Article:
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Rated: ASR · Letter/Memo · Reviewing · #2000752
A letter to the author of one of my favorite books 'Life of Pi'.

Dear Yann Martel,

      I’ve read your book and enjoyed it very much and now I’ve been given the opportunity to write a letter to you explaining why I think you wrote the book and how it has affected me. After reading your author’s note in which you described how, after two less than successful books, you traveled to India to find some inspiration, I think I now understand how the premise of this book came to you. After falling into despondency and the usual lamentations of a life unlived, you sought one thing: adventure. I am a strong believer that for a writer, during the writing process, it is not just a man and a computer or a man and a pencil. The writing process is a journey of it’s own and whether you’re writing something based on true events or it is completely fiction, much like reading a story, it does change you. I believe that the adventure and struggle Pi went on gave you the adventure you needed to spark your creativity again. Your arrival in India spoke to you, much like it did for Pi. Pi’s spiritual and philosophical musings were, assuming that a book is to some extent the intellectual biography of it’s author, in essence your own.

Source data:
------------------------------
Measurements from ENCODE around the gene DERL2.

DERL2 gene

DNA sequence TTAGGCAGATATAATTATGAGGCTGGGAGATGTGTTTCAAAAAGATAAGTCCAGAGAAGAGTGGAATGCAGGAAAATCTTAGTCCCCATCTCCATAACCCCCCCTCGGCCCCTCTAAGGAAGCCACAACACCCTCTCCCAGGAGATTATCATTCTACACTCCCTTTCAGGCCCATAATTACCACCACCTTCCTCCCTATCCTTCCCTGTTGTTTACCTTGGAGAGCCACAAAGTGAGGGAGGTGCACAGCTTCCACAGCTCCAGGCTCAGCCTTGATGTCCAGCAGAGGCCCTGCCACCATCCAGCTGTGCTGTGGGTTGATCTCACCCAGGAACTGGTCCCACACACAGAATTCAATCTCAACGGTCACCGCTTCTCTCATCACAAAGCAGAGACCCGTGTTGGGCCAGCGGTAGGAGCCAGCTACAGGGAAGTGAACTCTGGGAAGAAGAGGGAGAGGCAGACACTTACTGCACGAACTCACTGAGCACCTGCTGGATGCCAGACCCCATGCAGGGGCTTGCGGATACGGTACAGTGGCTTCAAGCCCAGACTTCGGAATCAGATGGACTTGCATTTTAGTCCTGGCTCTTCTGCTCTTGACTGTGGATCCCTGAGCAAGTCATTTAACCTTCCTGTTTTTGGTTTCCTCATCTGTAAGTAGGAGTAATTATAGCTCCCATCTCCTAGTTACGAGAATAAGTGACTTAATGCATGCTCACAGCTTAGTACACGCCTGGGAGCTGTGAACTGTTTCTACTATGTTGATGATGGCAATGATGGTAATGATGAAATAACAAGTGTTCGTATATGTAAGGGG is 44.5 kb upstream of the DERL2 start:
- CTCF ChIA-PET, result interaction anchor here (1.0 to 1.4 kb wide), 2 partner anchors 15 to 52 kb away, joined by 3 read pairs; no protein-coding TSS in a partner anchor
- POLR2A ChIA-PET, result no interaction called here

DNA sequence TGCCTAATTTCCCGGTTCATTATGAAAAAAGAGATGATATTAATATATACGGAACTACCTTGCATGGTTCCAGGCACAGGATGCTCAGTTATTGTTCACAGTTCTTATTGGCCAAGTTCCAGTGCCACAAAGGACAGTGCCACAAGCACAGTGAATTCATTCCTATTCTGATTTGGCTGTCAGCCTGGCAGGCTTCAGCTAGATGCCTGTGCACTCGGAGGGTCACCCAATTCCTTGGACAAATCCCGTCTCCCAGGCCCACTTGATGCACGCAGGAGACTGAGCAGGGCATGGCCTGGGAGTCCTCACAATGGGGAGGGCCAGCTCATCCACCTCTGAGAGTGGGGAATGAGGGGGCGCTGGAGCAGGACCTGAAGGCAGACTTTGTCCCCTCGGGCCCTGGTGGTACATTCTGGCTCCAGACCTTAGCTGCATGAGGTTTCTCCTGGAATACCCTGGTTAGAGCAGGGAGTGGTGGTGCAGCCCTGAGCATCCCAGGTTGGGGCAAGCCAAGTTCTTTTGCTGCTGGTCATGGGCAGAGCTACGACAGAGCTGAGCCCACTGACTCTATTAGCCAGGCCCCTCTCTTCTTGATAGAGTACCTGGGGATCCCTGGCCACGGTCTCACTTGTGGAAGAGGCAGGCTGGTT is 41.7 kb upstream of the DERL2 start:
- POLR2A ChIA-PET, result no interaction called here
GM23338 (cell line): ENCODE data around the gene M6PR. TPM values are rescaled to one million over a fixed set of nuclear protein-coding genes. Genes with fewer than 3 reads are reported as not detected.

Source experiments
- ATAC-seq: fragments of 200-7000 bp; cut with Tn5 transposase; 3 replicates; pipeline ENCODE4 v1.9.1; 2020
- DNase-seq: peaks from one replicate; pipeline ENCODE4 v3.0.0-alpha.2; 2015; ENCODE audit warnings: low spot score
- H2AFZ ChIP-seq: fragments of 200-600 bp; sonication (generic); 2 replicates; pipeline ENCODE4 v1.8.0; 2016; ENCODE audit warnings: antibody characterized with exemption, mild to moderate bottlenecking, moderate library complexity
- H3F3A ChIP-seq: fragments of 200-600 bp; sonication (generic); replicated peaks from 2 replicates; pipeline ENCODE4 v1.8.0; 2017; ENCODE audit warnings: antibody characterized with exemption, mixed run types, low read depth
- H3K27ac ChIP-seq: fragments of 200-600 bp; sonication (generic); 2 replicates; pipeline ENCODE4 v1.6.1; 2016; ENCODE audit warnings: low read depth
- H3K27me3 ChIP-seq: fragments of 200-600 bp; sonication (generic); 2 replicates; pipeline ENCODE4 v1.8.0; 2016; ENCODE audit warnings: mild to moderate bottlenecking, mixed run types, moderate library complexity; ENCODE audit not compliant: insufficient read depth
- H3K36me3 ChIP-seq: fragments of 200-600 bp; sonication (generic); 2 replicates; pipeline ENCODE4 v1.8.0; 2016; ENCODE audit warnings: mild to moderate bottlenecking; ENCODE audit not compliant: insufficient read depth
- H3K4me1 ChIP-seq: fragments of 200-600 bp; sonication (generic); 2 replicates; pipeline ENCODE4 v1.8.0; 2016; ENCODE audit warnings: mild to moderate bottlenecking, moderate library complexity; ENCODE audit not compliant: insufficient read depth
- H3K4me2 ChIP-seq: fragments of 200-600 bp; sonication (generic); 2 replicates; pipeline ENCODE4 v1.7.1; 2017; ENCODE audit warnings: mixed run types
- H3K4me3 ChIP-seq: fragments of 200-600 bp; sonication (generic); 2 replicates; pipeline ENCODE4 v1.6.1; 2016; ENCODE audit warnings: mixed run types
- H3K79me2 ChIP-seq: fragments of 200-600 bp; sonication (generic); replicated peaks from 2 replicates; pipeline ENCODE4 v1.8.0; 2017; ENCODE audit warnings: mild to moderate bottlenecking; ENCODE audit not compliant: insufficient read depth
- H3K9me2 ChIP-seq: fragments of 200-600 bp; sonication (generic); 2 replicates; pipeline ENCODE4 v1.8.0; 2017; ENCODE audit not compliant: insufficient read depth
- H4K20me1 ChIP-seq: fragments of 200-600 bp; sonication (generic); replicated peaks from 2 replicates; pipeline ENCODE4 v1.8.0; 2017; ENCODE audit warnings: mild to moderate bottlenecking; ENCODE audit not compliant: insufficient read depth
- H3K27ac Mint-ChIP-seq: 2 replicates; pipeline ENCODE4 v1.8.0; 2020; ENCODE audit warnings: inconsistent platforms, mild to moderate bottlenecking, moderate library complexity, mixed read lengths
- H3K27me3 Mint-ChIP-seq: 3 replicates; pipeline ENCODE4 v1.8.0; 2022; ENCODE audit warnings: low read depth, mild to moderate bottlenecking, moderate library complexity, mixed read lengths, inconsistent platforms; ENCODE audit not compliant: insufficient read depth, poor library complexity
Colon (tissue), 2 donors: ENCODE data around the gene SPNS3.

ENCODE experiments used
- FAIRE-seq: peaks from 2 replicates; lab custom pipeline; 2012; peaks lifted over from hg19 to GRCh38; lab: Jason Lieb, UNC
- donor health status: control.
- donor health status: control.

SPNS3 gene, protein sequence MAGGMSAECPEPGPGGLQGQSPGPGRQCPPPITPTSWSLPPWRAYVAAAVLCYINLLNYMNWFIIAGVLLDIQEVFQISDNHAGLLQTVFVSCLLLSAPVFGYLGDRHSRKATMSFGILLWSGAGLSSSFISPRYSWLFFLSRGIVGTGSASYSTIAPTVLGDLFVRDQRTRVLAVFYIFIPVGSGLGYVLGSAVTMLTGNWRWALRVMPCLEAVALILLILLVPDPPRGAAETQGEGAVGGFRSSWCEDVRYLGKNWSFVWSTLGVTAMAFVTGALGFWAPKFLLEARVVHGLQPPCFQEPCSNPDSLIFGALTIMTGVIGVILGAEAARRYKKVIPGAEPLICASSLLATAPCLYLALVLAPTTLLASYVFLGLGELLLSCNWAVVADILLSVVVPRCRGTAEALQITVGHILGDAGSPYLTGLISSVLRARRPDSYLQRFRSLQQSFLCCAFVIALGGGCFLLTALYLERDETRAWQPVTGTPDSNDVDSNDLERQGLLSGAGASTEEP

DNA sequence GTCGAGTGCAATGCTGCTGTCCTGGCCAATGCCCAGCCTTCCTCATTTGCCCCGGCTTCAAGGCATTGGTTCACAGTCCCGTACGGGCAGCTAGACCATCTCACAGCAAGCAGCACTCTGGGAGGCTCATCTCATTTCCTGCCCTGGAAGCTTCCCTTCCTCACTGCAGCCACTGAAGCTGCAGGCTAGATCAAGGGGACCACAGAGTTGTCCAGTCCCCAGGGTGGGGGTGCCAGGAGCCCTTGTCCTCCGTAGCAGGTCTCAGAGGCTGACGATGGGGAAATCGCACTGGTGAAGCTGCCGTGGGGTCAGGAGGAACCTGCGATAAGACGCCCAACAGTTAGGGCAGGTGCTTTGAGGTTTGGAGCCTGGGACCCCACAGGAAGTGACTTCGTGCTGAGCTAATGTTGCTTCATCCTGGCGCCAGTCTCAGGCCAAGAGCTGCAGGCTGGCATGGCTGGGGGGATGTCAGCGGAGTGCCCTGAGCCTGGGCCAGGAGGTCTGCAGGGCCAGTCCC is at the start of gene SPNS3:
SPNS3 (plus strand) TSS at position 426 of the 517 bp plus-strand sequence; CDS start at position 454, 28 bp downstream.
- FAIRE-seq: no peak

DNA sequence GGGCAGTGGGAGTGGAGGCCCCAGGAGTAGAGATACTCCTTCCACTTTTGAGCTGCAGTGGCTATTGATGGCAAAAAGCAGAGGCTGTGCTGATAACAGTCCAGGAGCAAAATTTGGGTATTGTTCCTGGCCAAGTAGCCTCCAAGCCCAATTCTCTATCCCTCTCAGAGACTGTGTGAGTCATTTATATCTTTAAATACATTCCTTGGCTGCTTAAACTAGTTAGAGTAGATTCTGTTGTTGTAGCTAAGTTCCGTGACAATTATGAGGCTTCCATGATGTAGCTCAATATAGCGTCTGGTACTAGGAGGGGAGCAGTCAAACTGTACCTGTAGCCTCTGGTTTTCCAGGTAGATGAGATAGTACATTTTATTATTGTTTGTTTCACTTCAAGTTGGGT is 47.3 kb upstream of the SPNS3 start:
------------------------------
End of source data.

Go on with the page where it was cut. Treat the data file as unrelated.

In writing this you were trying to show several things: that sometimes life takes you on a path you haven’t planned for and that when that happens, it helps to have a bit of faith and maybe, a lifeboat. I think that your story’s description of the nature of religious beliefs parallels with your narrative strategy of writing a story that was progressively harder to believe in that in the midst of Pi’s struggle on the boat, it was hard for me not to wonder “What could faith possibly do for him now?” or “Does he still believe?” And then by the time I’d gotten to the end I wasn’t even sure of what I believed. I also noticed that the inclusion of faith as the theme had a lot to do with part three in which the story was told again except in a way that others would believe. I recognize that this was probably your way of trying to show that there are some things in life that may not be explainable or seem plausible but the most meaningful things in life are unseen, and essentially the definition of faith is believing in what you cannot see so I think this part spoke to me the most (confused me the most, too). Life of Pi is an amazing piece of literature and I, coming from a very religious background, have learned a lot about faith and animals, hard work, and the unreliability of ships during a bad storm.

                                                                                      Your Most Loyal Reader

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